It's been 11 years since Junot Díaz's critically acclaimed story collection, Drown, landed on bookshelves and from page one of his debut novel, The Brief Wondrous Life of Oscar Wao, any worries of a sophomore jinx disappear. The titular Oscar is a 300-pound-plus "lovesick ghetto nerd" with zero game (except for Dungeons & Dragons) who cranks out pages of fantasy fiction with the hopes of becoming a Dominican J.R.R. Tolkien. The book is also the story of a multi-generational family curse that courses through the book, leaving troubles and tragedy in its wake. This was the most dynamic, entertaining, and achingly heartfelt novel I've read in a long time. My head is still buzzing with the memory of dozens of killer passages that I dog-eared throughout the book. The rope-a-dope narrative is funny, hip, tragic, soulful, and bursting with desire. Make some room for Oscar Wao on your bookshelf--you won't be disappointed. --Brad Thomas Parsons http://www.amazon.com/Brief-Wondrous-Life-Oscar-Wao/dp/1594483299/ref=sr_1_1?s=books&ie=UTF8&qid=1291318259&sr=1-1
From Publishers Weekly Starred Review. Philosopher and motorcycle repair-shop owner Crawford extols the value of making and fixing things in this masterful paean to what he calls manual competence, the ability to work with one's hands. According to the author, our alienation from how our possessions are made and how they work takes many forms: the decline of shop class, the design of goods whose workings cannot be accessed by users (such as recent Mercedes models built without oil dipsticks) and the general disdain with which we regard the trades in our emerging information economy. Unlike today's knowledge worker, whose work is often so abstract that standards of excellence cannot exist in many fields (consider corporate executives awarded bonuses as their companies sink into bankruptcy), the person who works with his or her hands submits to standards inherent in the work itself: the lights either turn on or they don't, the toilet flushes or it doesn't, the motorcycle roars or sputters. With wit and humor, the author deftly mixes the details of his own experience as a tradesman and then proprietor of a motorcycle repair shop with more philosophical considerations. http://www.amazon.com/Shop-Class-Soulcraft-Inquiry-Value/dp/B003YDXCZ0/ref=sr_1_1?ie=UTF8&qid=1291318036&sr=8-1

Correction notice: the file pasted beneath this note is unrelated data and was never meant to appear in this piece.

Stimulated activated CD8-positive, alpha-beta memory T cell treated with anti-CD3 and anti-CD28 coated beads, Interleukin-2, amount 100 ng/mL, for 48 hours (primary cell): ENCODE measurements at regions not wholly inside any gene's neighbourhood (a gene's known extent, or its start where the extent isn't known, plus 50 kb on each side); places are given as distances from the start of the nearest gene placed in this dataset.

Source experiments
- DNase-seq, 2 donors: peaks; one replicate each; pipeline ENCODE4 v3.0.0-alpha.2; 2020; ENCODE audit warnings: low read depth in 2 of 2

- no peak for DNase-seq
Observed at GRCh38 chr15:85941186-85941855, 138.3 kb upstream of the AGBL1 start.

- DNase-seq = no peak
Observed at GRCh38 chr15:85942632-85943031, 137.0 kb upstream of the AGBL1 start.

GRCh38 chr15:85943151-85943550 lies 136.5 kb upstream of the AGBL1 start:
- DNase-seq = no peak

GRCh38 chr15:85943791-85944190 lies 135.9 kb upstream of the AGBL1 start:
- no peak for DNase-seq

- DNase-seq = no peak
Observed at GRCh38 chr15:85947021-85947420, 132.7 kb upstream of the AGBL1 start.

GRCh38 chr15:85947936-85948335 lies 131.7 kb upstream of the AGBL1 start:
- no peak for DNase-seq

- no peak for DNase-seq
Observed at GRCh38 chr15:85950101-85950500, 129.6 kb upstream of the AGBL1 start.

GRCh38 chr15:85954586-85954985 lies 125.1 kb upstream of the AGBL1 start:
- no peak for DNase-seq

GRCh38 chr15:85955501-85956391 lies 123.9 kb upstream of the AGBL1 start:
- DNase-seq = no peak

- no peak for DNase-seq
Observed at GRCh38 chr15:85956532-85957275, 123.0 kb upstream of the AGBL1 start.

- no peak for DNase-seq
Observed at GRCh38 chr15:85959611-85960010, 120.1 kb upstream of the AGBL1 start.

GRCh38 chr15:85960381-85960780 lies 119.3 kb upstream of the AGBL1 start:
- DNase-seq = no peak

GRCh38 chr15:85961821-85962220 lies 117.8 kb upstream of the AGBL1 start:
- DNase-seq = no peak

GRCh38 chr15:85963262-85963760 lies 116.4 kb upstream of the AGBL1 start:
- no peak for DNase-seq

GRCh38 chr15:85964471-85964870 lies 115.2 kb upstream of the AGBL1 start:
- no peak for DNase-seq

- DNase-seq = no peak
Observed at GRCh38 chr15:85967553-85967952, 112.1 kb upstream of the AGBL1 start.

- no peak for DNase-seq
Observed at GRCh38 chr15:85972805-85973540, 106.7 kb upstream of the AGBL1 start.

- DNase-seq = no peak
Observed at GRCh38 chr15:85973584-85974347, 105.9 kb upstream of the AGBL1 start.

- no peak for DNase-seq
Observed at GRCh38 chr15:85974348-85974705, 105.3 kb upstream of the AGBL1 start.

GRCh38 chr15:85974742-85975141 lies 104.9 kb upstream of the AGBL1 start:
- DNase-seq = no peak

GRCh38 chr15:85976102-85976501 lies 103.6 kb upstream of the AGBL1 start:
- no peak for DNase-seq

Evans’ first collection of short stories deals thoughtfully and incisively with considerations of class, race, and coming-of-age. That six of the stories are told in their female or male protagonists’ first-person voices brings them immediacy and emotional resonance. Sometimes, though, this device results in narrative voices that sound too much alike while the stories they tell lack thematic originality. Interestingly, two of the best stories—“Someone Ought to Tell Her There’s Nowhere to Go,” about a deeply troubled veteran of the Iraq War, and “Jellyfish,” about the fraught relationship of a young woman and her father—are told in third person. Yet, whether told in first or third person, what all of the stories share is a demonstration of the profound influence of the past on the present-day lives of their characters and the intricacies of relationships among African American, white, Hispanic, and mixed-race young people. Clearly, Evans lives up to her reputation as an important new voice in literary fiction. --Michael Cart http://www.amazon.com/Before-Suffocate-Your-Fool-Self/dp/1594487693/ref=sr_1_1?ie=UTF8&s=books&qid=1291318307&sr=1-1
By exploring the ferociously cruel and dehumanizing practices of slavery in Jamaica, James adds a new chapter to the history of human bondage in the Americas -- "a story we may dare to think we already know" (New York Times Book Review). Powerful and eloquent, The Book of Night Women is narrated in a lilting Jamaican patois that at once underscores and eerily conflicts with the disturbing images of violence and degradation that James conjures. Though the novel is filled with familiar figures -- dissolute masters, jealous mistresses, house and field slaves -- James never lets them devolve into cliches or ciphers; instead, he creates convincingly human characters. A stunning testament to the dynamics of ultimate power and powerlessness, Night Women will keep readers up at night. http://www.amazon.com/Book-Night-Women-Marlon-James/dp/B003XU7W9Q/ref=sr_1_1?s=books&ie=UTF8&qid=1291318358&sr=1-1
Mustian's debut novel is a meditation on memory in which the dreams of a former Turkish soldier contain the truth of his past. Emmett Conn is 92 and living in Georgia when he begins dreaming of his youth and his involvement in the Armenian diaspora. After 70 years of amnesia caused by his WWI injuries, Emmett's past returns with a vengeance following surgery for a brain tumor. Emmett knows he fought the British at Gallipoli, was wounded, and was cared for by a nurse, Carol, whom he married and accompanied back to the U.S. But in his violent dreams, he relives his actions as a Turkish gendarme in the forced death march of thousands of Armenians into Syria. Emmett recalls snippets of his murderous and rapacious acts but also of his obsession with a beautiful young Armenian girl, Araxie. His dream life leads him to one conclusion: he must find Araxie and beg her forgiveness. Mustian's staccato prose, an attempt to emulate Emmett's skittish and elusive dreams, works sometimes better than others, but the novel effectively captures the human capacity for survival and redemption.